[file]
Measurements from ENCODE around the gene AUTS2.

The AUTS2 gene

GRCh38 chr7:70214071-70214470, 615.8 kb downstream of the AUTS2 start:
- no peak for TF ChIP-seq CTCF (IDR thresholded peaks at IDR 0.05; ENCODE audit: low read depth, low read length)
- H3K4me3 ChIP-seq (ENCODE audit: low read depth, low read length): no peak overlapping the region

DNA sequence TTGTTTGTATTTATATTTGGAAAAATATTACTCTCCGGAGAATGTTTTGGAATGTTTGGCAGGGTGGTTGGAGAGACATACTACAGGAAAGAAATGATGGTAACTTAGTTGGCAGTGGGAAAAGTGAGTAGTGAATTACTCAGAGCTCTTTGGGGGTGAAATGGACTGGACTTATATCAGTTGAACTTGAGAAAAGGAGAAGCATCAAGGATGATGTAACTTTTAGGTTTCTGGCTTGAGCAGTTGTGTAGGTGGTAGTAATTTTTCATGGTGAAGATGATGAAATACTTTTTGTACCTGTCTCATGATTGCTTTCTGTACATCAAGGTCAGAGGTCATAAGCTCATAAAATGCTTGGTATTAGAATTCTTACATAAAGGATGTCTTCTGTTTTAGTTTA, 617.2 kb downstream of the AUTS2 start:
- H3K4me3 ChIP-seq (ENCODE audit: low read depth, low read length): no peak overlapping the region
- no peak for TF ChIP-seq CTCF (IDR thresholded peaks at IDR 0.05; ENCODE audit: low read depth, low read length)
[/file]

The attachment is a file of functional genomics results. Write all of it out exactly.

Measurements from ENCODE around the gene AUTS2.

The AUTS2 gene

GRCh38 chr7:70214071-70214470, 615.8 kb downstream of the AUTS2 start:
- no peak for TF ChIP-seq CTCF (IDR thresholded peaks at IDR 0.05; ENCODE audit: low read depth, low read length)
- H3K4me3 ChIP-seq (ENCODE audit: low read depth, low read length): no peak overlapping the region

DNA sequence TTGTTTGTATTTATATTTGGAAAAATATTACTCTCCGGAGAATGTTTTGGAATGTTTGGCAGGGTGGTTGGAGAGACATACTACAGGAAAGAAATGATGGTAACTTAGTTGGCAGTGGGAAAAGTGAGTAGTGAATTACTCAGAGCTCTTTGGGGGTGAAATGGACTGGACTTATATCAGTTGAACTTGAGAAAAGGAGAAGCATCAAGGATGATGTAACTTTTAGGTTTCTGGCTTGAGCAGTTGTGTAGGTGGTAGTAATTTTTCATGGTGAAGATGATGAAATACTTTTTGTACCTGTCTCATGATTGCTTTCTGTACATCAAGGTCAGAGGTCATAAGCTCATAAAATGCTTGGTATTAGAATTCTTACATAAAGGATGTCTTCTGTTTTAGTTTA, 617.2 kb downstream of the AUTS2 start:
- H3K4me3 ChIP-seq (ENCODE audit: low read depth, low read length): no peak overlapping the region
- no peak for TF ChIP-seq CTCF (IDR thresholded peaks at IDR 0.05; ENCODE audit: low read depth, low read length)